You kind of have to go through the disappointment, sometimes the fear of what’s happening, sometimes the fear that you didn’t do what you should do, should’ve done what you didn’t do, and just have some acceptance and find some peace in the past, instead of re-living things and ruminating about them over and over and over again. We all make mistakes, we can own it, we can live, we can learn from them, we can go on with our lives. We don’t want to stay stuck in the past, because the past isn’t happening now. The future is in front of us, and we have a precious human life and so many good things we can do and become with this precious human life. Let’s do that.
Audience: I think that tonglen meditation is especially relevant for these kinds of situations. You can see how [inaudible]. It helps.
Venerable Thubten Chodron (VTC): She’s saying that tonglen, the taking-and-giving meditation, is very very effective in this kind of situation, where you take on the pain, not only of your spouse or ex-spouse, but of everybody else who is in a similar situation, and you give them your happiness. To really do this taking and giving meditation, because this situation of marital discord and marital break-up is so prominent. Many people go through it. If you think of all the pain of all the people who are having this situation, and you think, “As long as I’m suffering, may I take their pain on myself. As long as I have good things and happiness in my life, may I multiply those and give them to all those other people who are going through the same thing that I’m going through.”
Do it for the people who are on the side that you’re on, of its being a change you don’t want. Do the taking and giving for the people on the other side, the side of they want the change. That would be your spouse, or ex-spouse, and everybody else who wants change in their relationships. Try and see the situation from many different angles and perspectives, and realize that everybody in one way or another is suffering. Everybody wants happiness, so make it a universal thing and really think that you can take on others’ misery and give them your happiness, and that they receive—because you multiply your possessions and your virtue and your body and send it out to everybody—and think that they receive it, that it soothes their pain and gives them hope and so on.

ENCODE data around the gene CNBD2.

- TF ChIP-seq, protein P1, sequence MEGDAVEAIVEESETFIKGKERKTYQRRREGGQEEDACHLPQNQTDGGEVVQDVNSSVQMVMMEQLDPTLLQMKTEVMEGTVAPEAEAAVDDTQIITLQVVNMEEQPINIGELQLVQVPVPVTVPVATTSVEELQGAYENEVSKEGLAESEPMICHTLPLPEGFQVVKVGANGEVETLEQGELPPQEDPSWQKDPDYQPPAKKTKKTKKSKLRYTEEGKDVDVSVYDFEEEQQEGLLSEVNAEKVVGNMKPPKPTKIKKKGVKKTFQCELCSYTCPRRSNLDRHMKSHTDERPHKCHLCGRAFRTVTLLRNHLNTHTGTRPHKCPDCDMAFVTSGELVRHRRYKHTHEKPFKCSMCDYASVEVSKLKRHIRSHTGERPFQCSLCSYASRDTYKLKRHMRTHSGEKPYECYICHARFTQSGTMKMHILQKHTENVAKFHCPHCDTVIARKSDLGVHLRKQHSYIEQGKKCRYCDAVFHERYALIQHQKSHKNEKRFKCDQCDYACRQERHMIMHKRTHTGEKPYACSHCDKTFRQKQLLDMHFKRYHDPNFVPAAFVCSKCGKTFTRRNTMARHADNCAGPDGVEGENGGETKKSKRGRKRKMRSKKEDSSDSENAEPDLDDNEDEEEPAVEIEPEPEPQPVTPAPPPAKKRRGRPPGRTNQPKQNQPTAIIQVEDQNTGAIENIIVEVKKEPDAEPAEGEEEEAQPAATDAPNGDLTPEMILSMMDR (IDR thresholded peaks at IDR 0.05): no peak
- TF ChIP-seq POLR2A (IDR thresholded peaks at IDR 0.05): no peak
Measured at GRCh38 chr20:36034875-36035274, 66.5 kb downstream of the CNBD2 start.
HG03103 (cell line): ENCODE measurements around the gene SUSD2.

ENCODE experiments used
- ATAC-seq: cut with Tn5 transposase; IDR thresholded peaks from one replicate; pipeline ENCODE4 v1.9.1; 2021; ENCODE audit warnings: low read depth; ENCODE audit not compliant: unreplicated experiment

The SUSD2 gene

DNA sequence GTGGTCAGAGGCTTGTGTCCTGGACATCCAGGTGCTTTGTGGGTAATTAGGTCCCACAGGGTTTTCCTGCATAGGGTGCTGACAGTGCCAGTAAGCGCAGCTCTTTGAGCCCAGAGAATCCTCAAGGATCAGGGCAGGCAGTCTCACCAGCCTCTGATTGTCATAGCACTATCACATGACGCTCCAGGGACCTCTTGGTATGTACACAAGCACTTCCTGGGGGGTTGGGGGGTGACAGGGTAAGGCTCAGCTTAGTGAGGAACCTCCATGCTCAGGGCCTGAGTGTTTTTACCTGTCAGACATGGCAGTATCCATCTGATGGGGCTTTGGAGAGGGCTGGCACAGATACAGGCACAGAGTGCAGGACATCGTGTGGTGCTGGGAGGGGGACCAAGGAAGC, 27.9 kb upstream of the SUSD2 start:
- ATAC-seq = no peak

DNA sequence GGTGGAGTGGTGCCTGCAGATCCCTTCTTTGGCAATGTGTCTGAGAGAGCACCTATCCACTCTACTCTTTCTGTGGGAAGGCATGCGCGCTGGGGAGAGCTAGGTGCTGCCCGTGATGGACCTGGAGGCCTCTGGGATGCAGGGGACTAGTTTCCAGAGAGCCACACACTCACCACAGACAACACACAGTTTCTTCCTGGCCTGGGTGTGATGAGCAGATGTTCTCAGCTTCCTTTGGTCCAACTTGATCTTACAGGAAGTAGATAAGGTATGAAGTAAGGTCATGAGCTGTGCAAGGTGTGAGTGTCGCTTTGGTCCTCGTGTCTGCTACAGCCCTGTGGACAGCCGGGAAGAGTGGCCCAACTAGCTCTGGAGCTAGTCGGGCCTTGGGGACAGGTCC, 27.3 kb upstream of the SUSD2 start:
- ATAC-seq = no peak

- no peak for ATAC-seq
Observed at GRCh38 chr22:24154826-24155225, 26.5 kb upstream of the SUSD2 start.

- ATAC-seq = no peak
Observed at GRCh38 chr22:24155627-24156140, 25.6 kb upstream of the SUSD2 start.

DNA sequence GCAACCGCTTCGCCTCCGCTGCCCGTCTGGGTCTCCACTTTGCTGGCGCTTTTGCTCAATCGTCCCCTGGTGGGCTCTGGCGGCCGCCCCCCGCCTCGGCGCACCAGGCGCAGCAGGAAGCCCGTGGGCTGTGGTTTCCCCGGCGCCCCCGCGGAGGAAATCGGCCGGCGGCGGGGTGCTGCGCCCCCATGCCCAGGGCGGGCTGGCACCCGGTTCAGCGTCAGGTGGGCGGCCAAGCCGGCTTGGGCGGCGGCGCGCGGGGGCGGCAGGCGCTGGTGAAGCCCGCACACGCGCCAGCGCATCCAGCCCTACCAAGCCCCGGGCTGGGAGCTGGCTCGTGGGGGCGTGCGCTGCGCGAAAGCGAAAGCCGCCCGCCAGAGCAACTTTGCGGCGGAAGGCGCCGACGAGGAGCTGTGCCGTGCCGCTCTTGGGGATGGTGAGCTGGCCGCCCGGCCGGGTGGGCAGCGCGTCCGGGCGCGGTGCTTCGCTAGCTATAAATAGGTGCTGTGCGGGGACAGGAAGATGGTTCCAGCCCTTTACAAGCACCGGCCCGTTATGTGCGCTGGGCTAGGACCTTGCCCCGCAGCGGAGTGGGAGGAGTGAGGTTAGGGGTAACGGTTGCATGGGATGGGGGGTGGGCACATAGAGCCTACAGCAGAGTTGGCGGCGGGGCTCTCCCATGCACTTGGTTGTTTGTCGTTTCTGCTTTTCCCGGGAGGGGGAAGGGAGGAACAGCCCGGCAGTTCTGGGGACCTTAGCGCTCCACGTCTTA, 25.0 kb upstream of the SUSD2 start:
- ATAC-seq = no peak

Audience: The other thing I find really helpful is the thought that you can truly love the other person if you have a true sense of loving-kindness, and to be able to understand that maybe it’s not best for that person to be in that situation, it’s best for them to leave.
VTC: Saying that if you really have a sense of true loving-kindness, that you may see that it may not be best for that person to stay in the relationship, or that they need that kind of change. Our difficulty in seeing this, is because there’s so much attachment mixed in with our love. We want that person to be happy, but we want them to be happy with us. We don’t want them to be happy with somebody else, or in some other kind of way. It’s like, we want to them be happy, but with us, in this relationship. Learning to loosen that, and free ourselves from that attachment and really wish them well. They’re also going forward into the unknown, just as we are. To really wish them well, and wish ourselves well at the same time.
Venerable Thubten Chodron
Venerable Chodron emphasizes the practical application of Buddha’s teachings in our daily lives and is especially skilled at explaining them in ways easily understood and practiced by Westerners. She is well known for her warm, humorous, and lucid teachings. She was ordained as a Buddhist nun in 1977 by Kyabje Ling Rinpoche in Dharamsala, India, and in 1986 she received bhikshuni (full) ordination in Taiwan. Read her full bio.